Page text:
[Mailman-Users] "No such list mailman" after creating list

John Dennis jdennis at redhat.com
Tue Jul 26 18:12:58 CEST 2005

On Tue, 2005-07-26 at 08:05 -0700, Mark Sapiro wrote:
> This has to be a case of the web server not being able to access the
> lists/ directory or its subordinates. If bin/check_perms finds no
> problems, maybe its a SELinux issue.

[ Note: I will create a new mailman FAQ entry for SELinux, since this
issue keeps coming up. ]

If it is an SELinux issue here are a set of things you can try:

1) Put SELinux into "permissive" mode, this logs avc errors but permits
the operation that would otherwise have been denied. The idea here is to
log where SELinux would prohibit an access but not to cause a failure,
then if it is SELinux causing the problem you can go back later and fix
it. To put SELinux into permissive mode you must be root AND in the
sysadm_r (or equivalent) role.

# getenforce
# setenforce Permissive
# getenforce

2) Retry the operation. Does it work now? If not, it wasn't SELinux, go
look elsewhere. If it now works then it was SELinux preventing the
operation. Now find out why. You'll need to look for "avc:  denied"
messages. These are typically logged to either the system log file or if
the audit daemon is installed to the audit log, on Fedora systems this
would be:


Grep these files for avc:

grep avc: /var/log/messages /var/log/audit/audit.log

Look for "denied" messages whose "comm" or "name" fields are mailman
related. Contact your vendor to get the problem resolved, this typically
means installing a new security policy with the fix. Installing the
newest security policy probably a good initial step. On Fedora this can
be done this way:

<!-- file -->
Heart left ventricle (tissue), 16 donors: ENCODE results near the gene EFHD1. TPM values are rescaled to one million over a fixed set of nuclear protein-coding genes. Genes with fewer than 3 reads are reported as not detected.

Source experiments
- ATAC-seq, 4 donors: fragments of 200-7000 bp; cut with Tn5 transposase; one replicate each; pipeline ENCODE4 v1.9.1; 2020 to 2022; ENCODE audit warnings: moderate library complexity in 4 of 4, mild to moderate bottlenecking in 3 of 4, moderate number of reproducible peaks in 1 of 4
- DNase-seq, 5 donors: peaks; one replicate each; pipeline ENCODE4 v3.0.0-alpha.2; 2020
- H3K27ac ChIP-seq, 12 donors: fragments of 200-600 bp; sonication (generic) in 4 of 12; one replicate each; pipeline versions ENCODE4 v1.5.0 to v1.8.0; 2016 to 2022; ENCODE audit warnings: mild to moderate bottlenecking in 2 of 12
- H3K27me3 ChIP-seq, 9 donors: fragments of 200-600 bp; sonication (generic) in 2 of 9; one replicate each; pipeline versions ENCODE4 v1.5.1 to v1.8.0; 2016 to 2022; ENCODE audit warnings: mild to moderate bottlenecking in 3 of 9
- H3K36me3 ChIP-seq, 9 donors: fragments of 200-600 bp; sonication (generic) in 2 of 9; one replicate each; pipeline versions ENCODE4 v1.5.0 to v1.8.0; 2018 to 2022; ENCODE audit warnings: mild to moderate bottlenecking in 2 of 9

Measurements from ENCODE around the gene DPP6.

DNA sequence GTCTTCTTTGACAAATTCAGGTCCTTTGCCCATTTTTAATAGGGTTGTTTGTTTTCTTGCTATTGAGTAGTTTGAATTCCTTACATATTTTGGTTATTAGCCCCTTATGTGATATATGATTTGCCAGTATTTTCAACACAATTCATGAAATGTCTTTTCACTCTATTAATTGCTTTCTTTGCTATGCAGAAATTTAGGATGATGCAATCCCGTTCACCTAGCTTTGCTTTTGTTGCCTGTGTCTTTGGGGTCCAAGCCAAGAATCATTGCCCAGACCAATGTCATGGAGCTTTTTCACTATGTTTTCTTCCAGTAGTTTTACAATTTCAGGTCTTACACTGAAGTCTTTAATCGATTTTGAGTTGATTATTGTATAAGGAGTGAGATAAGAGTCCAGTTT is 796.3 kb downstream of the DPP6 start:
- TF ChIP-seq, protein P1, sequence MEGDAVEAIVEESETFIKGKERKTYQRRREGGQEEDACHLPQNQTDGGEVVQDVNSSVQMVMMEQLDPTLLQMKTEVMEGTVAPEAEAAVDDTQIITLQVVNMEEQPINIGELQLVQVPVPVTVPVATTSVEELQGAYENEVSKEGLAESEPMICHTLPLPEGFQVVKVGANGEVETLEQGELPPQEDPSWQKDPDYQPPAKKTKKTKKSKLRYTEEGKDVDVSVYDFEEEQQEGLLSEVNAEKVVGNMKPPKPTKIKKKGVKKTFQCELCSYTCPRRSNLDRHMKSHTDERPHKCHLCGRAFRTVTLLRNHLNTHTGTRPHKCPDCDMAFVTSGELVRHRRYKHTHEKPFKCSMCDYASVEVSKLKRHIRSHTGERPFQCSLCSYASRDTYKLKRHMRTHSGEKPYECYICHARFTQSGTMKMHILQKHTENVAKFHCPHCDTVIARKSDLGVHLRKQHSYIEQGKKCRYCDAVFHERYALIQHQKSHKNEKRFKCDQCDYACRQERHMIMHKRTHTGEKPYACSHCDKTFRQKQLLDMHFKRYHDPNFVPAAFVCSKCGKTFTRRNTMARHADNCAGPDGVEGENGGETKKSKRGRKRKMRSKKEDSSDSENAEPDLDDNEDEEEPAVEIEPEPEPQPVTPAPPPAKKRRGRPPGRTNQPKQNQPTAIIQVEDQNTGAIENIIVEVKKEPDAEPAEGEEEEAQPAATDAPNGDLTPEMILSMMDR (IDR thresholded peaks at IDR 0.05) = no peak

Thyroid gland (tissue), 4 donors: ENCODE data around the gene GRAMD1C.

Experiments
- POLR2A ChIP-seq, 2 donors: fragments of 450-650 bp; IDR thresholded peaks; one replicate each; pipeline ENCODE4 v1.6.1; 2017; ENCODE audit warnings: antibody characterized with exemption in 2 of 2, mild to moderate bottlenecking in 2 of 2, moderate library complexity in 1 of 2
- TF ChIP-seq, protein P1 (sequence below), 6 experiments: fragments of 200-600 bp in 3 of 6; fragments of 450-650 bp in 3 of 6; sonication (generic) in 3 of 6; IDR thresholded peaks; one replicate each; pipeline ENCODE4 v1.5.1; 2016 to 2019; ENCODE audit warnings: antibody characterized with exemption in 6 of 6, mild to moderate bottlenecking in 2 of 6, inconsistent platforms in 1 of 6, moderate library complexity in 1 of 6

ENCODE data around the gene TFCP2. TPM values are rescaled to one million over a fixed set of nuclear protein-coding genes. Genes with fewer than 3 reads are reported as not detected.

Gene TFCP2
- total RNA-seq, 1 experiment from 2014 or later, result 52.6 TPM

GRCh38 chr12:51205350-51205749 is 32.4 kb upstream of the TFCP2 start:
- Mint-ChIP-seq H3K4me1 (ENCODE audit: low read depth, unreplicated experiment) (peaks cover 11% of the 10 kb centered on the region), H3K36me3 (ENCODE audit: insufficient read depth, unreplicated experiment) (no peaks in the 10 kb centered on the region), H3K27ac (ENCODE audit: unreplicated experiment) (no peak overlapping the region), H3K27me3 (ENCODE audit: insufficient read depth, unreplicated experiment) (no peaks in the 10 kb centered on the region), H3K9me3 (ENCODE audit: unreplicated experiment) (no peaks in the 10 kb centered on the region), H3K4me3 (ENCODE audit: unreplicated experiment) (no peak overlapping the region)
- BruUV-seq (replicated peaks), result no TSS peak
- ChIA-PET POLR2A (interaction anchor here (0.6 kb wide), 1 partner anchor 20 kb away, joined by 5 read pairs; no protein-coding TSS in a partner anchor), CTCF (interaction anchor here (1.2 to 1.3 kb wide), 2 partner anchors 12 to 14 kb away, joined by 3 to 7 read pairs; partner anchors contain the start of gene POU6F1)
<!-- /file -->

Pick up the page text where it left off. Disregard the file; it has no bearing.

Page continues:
# yum update selinux-policy-targeted

You can also run with SELinux disabled, but these days running with open
servers without the high level of security protection offered by SELinux
is risky. If you have SELinux available you should try to make sure it's
enabled to protect yourself.

Note: Vendors who are shipping SELinux have crafted security policies to
match their distributions, e.g. where things are installed on their
distribution. If you build and install mailman yourself you are side
stepping all the policy work done by the vendor. You'll either have to
craft your own policy to match and properly label all system objects
(files, sockets, etc.), disable SELinux, or use the vendors mailman
package (by the way this applies to everything under SELinux control
which for a mailman installation includes your MTA and web server. Your
vendor has worked hard to make sure the security policy works for all
components, if you build and install anything yourself you may in
conflict with how your vendor has crafted the security policy).

John Dennis <jdennis at redhat.com>

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